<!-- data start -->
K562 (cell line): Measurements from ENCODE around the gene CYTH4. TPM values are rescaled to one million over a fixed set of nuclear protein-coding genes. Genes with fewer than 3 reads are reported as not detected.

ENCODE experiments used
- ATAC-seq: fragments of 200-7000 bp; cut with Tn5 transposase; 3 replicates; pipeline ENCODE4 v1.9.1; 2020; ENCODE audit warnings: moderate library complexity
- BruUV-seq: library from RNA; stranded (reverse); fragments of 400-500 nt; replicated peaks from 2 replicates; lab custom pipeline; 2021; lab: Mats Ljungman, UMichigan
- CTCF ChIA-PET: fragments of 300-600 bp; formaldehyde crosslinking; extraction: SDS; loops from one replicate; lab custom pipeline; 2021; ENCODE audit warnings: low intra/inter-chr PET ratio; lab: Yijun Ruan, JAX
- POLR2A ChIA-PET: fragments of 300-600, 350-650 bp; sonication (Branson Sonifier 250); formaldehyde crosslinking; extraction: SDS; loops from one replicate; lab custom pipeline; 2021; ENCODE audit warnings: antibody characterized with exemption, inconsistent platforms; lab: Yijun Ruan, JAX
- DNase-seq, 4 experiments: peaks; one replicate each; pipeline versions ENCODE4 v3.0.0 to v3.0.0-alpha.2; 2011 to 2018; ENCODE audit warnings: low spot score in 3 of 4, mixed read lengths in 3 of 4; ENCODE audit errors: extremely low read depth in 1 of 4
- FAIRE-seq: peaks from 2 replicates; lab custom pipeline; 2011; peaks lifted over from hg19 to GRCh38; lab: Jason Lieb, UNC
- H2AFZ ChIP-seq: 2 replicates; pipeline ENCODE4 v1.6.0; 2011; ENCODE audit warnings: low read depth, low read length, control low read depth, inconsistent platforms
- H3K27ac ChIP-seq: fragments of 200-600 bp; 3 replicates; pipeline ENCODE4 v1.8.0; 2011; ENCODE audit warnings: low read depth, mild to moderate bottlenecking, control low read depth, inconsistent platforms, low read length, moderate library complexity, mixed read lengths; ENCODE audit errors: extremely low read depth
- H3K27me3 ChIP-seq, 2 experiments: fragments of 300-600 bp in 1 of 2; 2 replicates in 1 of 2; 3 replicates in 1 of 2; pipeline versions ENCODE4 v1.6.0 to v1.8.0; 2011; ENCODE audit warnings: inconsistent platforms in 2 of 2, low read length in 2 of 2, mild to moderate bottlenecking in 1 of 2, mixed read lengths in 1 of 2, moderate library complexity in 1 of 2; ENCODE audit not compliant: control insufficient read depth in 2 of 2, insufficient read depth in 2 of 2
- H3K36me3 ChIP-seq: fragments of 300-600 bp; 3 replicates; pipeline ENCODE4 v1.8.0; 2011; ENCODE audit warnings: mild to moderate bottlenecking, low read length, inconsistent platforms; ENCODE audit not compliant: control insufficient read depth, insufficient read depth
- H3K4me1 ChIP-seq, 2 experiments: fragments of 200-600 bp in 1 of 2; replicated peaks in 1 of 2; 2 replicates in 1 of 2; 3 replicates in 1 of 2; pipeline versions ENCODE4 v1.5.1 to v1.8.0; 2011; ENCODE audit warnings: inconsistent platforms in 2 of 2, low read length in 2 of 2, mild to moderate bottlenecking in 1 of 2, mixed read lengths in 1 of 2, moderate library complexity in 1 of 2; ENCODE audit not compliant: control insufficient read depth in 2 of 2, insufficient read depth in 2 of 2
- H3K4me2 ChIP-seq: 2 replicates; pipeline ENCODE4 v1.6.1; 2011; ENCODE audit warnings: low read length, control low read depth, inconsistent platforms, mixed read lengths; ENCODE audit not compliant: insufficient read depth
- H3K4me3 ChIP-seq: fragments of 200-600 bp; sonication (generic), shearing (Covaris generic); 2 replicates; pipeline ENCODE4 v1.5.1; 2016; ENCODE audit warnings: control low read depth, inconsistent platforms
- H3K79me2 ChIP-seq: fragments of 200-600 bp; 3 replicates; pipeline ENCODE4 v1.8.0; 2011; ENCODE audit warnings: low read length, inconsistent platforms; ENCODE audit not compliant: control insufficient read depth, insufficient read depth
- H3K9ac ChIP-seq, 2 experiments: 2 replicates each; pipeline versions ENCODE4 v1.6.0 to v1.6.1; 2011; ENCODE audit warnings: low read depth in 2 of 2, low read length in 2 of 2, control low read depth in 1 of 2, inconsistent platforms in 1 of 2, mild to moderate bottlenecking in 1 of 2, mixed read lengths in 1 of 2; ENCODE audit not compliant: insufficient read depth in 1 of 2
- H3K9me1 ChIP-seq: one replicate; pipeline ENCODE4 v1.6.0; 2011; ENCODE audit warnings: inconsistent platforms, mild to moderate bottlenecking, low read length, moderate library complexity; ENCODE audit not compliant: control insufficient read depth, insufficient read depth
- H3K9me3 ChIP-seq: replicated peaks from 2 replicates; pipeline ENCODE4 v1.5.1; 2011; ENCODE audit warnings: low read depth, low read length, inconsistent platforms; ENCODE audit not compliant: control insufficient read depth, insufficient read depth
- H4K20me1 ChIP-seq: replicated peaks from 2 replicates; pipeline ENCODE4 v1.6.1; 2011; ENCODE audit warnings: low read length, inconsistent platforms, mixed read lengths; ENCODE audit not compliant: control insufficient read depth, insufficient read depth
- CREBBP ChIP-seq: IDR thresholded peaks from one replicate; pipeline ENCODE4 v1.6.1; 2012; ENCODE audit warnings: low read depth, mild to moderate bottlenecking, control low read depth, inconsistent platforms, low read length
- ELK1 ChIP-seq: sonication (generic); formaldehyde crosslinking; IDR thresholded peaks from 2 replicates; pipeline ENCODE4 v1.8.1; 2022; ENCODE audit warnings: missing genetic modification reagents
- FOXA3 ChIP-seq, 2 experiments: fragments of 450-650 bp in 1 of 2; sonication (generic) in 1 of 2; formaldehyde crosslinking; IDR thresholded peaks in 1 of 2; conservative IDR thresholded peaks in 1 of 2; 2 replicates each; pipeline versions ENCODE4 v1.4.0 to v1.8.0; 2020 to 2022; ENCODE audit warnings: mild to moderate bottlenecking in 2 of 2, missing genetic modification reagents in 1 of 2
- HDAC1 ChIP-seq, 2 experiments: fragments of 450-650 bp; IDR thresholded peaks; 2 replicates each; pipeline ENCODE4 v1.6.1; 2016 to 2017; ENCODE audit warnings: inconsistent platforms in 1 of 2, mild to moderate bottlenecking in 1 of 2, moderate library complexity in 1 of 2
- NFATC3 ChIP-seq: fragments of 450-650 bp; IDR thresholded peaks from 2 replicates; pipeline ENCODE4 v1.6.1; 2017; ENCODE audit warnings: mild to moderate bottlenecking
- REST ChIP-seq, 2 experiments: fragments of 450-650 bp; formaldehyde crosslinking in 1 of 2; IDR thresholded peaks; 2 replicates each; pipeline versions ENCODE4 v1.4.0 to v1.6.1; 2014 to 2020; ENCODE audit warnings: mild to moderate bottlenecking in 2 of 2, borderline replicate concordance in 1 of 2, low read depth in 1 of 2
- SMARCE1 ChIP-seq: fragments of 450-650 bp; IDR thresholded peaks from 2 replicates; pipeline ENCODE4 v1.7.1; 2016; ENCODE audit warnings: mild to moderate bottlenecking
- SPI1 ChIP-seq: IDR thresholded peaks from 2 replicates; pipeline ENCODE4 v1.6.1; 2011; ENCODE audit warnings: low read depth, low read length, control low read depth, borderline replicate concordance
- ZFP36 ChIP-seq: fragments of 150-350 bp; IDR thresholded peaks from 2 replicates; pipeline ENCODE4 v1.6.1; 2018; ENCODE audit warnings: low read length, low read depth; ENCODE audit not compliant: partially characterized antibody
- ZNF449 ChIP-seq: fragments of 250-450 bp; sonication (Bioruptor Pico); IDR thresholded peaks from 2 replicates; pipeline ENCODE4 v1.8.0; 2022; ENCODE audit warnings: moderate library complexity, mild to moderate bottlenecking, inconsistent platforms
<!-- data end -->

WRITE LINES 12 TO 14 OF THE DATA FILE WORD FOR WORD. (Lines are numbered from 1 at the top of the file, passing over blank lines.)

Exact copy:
- H3K36me3 ChIP-seq: fragments of 300-600 bp; 3 replicates; pipeline ENCODE4 v1.8.0; 2011; ENCODE audit warnings: mild to moderate bottlenecking, low read length, inconsistent platforms; ENCODE audit not compliant: control insufficient read depth, insufficient read depth
- H3K4me1 ChIP-seq, 2 experiments: fragments of 200-600 bp in 1 of 2; replicated peaks in 1 of 2; 2 replicates in 1 of 2; 3 replicates in 1 of 2; pipeline versions ENCODE4 v1.5.1 to v1.8.0; 2011; ENCODE audit warnings: inconsistent platforms in 2 of 2, low read length in 2 of 2, mild to moderate bottlenecking in 1 of 2, mixed read lengths in 1 of 2, moderate library complexity in 1 of 2; ENCODE audit not compliant: control insufficient read depth in 2 of 2, insufficient read depth in 2 of 2
- H3K4me2 ChIP-seq: 2 replicates; pipeline ENCODE4 v1.6.1; 2011; ENCODE audit warnings: low read length, control low read depth, inconsistent platforms, mixed read lengths; ENCODE audit not compliant: insufficient read depth